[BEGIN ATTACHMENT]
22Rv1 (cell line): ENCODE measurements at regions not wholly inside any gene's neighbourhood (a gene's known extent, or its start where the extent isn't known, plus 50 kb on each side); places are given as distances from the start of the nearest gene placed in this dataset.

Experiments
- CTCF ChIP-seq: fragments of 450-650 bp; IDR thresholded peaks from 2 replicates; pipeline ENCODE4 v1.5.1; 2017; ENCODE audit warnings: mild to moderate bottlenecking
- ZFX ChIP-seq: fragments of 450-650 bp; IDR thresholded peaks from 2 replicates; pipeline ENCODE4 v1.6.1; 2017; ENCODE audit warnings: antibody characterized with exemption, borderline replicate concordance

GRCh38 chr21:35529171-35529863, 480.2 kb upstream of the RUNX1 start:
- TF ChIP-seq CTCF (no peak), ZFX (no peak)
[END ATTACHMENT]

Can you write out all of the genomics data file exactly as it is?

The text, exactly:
22Rv1 (cell line): ENCODE measurements at regions not wholly inside any gene's neighbourhood (a gene's known extent, or its start where the extent isn't known, plus 50 kb on each side); places are given as distances from the start of the nearest gene placed in this dataset.

Experiments
- CTCF ChIP-seq: fragments of 450-650 bp; IDR thresholded peaks from 2 replicates; pipeline ENCODE4 v1.5.1; 2017; ENCODE audit warnings: mild to moderate bottlenecking
- ZFX ChIP-seq: fragments of 450-650 bp; IDR thresholded peaks from 2 replicates; pipeline ENCODE4 v1.6.1; 2017; ENCODE audit warnings: antibody characterized with exemption, borderline replicate concordance

GRCh38 chr21:35529171-35529863, 480.2 kb upstream of the RUNX1 start:
- TF ChIP-seq CTCF (no peak), ZFX (no peak)